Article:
Planning permission has been granted for new student halls of residence to be built on the corner of Fawcett Road and Heyward Road by Portsmouth City Council Planning Committee.
The new building, which will join onto the neighbouring doctor’s surgery, will consist of 18 self-contained flats and three cluster flats comprising of seven and eight bedrooms.
In total the new halls has the capability to house up to 41 students.
Local residents had spoken out against the plans prior to the decision on the basis that the area already has enough students, some of whom are responsible for anti-social behaviour.
Mr Kennedy, a resident of Heyward Road, said: “Old people in the area are already worried about going out at night; 40 more students will terrify them.
“We had students next door to us. After one Friday night the landlord threw them out because the place was wrecked.
“You cannot trust students if they get a bit drunk, and to put 40 of them here is just asking for trouble.”
They were also concerned that the extra 41 students would exacerbate the traffic and parking problems that already exist in the area.
However, the building’s architect, Mr Bloomfield, assured the committee that traffic wouldn’t be a problem.
The plan contains storage for 51 bicycles and as such Mr Bloomfield argued that it should be considered adequate to meet parking standards.
After a further deputation from Dr Laly, on behalf of the surgery that would be attached to the halls of residence, the planning committee voted in favour of the proposal despite obvious reservations.
Councillor Lee Hunt, Lib Dem councillor for Central Southsea, attended the planning meeting to speak against the proposal, and was frustrated that the committee were essentially forced to approve the plan because of the inspector’s recommendation.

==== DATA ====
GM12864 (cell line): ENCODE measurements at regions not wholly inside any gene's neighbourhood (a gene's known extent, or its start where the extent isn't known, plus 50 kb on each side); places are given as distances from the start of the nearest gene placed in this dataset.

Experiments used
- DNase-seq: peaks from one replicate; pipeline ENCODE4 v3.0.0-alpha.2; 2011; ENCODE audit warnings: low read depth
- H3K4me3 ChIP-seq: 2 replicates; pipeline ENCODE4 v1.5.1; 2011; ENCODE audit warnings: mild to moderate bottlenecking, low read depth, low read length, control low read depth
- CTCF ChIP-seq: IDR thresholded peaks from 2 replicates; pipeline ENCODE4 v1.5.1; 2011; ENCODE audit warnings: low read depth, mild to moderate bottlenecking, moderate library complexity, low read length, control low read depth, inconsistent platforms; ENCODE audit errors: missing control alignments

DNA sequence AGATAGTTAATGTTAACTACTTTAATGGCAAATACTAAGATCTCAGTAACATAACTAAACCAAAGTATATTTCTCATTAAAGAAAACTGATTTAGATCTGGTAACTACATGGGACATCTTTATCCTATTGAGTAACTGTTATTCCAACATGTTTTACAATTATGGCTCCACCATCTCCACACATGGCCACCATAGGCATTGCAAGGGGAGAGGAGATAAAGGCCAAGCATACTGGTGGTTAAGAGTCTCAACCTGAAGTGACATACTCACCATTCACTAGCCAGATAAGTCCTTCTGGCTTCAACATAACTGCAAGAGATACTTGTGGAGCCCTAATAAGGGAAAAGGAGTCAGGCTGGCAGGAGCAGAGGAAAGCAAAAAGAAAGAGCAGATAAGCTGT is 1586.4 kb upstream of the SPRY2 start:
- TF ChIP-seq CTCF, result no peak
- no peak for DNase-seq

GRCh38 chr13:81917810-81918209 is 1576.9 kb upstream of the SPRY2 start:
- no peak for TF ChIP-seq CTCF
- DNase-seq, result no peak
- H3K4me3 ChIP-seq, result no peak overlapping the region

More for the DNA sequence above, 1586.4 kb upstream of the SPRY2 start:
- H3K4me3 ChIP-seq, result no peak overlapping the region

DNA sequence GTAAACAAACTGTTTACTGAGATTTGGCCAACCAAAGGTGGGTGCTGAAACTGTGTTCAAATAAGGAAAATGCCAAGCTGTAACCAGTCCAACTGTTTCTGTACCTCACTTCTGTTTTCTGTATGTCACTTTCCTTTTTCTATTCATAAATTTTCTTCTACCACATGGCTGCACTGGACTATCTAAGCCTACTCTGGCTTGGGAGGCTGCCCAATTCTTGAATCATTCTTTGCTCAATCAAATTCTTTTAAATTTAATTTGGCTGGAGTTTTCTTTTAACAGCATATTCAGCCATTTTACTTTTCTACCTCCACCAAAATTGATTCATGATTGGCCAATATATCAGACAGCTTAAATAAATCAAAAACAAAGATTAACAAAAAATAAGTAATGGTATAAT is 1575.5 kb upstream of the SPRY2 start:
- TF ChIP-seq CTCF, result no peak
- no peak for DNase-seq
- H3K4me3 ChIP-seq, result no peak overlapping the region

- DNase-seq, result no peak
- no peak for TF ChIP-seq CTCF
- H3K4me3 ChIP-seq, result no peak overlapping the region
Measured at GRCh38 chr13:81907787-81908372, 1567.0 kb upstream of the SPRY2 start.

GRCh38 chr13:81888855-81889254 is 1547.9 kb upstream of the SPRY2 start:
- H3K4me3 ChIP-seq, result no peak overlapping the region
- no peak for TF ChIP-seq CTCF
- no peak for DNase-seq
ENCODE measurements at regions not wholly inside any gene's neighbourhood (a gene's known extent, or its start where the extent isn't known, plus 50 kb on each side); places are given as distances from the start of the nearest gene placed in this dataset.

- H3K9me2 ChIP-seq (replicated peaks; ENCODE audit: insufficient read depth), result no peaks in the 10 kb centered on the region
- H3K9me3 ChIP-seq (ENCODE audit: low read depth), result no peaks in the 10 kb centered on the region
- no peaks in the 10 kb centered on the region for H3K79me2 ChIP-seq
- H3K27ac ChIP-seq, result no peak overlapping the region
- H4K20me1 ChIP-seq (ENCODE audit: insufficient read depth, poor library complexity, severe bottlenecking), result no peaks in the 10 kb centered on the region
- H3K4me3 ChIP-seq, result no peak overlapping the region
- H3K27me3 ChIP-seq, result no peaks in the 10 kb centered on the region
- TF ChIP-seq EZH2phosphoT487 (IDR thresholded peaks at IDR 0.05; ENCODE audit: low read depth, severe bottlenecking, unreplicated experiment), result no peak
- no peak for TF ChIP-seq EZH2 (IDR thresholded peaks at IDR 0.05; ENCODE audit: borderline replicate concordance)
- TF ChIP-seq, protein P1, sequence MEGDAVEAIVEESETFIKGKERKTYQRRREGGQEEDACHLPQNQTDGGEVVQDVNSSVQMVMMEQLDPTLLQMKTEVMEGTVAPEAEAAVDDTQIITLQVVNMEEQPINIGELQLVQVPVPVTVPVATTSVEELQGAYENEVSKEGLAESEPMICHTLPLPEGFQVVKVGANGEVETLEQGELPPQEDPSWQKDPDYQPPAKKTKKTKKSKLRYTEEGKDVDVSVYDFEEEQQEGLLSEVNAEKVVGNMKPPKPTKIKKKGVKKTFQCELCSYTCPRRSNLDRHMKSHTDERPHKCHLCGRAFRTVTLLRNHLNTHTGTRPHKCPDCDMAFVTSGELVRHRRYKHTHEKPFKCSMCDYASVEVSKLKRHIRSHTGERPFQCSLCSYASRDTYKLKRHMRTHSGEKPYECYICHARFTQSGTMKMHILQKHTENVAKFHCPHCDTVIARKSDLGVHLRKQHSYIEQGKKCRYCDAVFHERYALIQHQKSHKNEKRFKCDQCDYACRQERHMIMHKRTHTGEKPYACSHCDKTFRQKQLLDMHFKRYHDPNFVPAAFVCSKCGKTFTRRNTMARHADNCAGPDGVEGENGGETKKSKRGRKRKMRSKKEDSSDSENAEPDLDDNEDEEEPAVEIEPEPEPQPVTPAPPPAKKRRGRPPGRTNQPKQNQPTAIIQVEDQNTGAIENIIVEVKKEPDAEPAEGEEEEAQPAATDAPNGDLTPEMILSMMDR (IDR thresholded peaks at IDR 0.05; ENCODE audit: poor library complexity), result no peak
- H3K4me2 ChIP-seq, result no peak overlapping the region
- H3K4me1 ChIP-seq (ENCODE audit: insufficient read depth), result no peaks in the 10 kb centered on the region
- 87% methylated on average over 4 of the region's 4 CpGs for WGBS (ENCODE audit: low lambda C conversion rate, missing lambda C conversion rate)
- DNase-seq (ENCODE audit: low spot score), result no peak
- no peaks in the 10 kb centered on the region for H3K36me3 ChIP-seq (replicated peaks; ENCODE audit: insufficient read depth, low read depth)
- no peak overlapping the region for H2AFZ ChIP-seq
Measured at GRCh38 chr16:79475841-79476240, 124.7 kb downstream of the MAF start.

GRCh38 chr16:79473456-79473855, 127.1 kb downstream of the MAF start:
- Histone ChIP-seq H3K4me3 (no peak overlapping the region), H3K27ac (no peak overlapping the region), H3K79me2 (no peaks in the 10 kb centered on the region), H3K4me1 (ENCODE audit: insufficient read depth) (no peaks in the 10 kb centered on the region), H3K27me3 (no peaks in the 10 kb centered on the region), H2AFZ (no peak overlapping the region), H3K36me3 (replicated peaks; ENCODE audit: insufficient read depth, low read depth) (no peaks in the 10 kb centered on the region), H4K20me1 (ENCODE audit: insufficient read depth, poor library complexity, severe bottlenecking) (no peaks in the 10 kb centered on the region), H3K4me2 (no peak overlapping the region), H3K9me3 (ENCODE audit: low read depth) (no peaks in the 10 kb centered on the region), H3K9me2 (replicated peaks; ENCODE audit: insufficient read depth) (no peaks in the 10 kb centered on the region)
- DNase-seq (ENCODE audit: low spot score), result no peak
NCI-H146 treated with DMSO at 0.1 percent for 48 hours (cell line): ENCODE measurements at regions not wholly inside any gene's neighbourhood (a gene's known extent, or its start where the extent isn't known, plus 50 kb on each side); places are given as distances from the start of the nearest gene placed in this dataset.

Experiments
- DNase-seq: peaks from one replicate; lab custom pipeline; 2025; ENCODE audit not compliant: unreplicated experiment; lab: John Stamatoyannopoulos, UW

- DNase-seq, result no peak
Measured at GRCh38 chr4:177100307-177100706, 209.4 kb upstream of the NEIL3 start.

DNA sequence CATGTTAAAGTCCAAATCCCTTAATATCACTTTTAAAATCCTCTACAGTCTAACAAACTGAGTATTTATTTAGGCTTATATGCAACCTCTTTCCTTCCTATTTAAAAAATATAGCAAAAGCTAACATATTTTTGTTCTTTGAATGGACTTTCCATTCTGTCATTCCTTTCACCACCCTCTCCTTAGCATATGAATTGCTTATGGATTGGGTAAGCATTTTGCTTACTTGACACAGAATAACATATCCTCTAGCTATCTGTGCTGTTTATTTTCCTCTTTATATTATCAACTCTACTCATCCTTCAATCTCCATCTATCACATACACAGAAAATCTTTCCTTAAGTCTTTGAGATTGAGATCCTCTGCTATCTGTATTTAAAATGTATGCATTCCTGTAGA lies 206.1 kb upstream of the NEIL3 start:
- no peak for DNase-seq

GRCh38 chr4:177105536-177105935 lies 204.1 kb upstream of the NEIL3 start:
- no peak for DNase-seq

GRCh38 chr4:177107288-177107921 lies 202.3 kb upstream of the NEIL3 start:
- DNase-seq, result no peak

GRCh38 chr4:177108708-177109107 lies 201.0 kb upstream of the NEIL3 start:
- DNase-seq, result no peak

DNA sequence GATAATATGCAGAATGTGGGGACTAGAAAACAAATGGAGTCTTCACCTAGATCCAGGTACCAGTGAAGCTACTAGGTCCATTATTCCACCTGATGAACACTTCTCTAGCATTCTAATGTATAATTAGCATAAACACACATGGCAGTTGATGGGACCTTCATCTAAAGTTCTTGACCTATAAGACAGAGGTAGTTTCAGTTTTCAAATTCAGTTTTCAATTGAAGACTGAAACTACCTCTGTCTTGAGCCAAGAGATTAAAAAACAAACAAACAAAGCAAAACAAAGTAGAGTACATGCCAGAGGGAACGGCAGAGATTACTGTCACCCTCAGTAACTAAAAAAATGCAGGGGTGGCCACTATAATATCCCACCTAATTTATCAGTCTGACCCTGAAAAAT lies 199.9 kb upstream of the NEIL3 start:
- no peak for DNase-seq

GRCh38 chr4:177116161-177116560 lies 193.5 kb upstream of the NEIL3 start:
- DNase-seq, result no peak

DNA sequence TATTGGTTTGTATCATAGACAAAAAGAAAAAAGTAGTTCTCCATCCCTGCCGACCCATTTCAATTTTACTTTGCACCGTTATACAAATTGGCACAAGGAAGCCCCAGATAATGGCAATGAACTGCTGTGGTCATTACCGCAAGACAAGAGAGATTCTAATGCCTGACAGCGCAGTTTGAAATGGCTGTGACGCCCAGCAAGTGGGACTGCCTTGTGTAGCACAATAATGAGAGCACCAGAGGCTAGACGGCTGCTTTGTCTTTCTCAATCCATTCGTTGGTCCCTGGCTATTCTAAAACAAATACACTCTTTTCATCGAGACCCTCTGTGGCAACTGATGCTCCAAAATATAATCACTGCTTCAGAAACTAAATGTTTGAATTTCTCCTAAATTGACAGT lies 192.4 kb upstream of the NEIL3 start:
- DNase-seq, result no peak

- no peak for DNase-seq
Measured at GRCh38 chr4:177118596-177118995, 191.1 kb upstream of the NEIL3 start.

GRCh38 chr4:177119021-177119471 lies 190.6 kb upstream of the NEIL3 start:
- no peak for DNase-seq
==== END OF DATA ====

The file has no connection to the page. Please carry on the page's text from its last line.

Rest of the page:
Speaking after the decision, Councillor Hunt reiterated his negative feelings towards the plan.
He said that the effect the halls will have on parking and traffic will be disastrous: “The major downside of this building for local residents is that the 44 rooms will see yet more cars coming into an area where on-street parking is already at a premium.
“No one can tell students to leave their cars at home, nor is there a law to make them and we would not support any law like that. So the cars will end up parked all week, or even all month on the street, and believe-you-me this will cause friction with long-term established residents.”
The fact that this was student accommodation didn’t bother Councillor Hunt as much as these more pressing issues, although he did share some of his constituent’s concerns: “It is also a fact that sometimes what we do as younger people upsets neighbours – especially at three in the morning. My experience is that long-established residents like the vitality that students bring and tolerate some poor behaviour too, but there is a limit.”
Students are not just a cause of concern for their neighbours though, they have also helped to rejuvenate and revitalise Portsmouth in recent years, particularly in the terms of the commercial side of the city.
Councillor Hunt acknowledged the benefits that a new community of students could have on the area: “There is no doubt that students and the student economy have assisted in the creation of many new businesses, helping to revitalise the shopping and cafe economy of Albert Road and Fawcett Road and Elm Grove, which were dying on their feet 15 years ago.”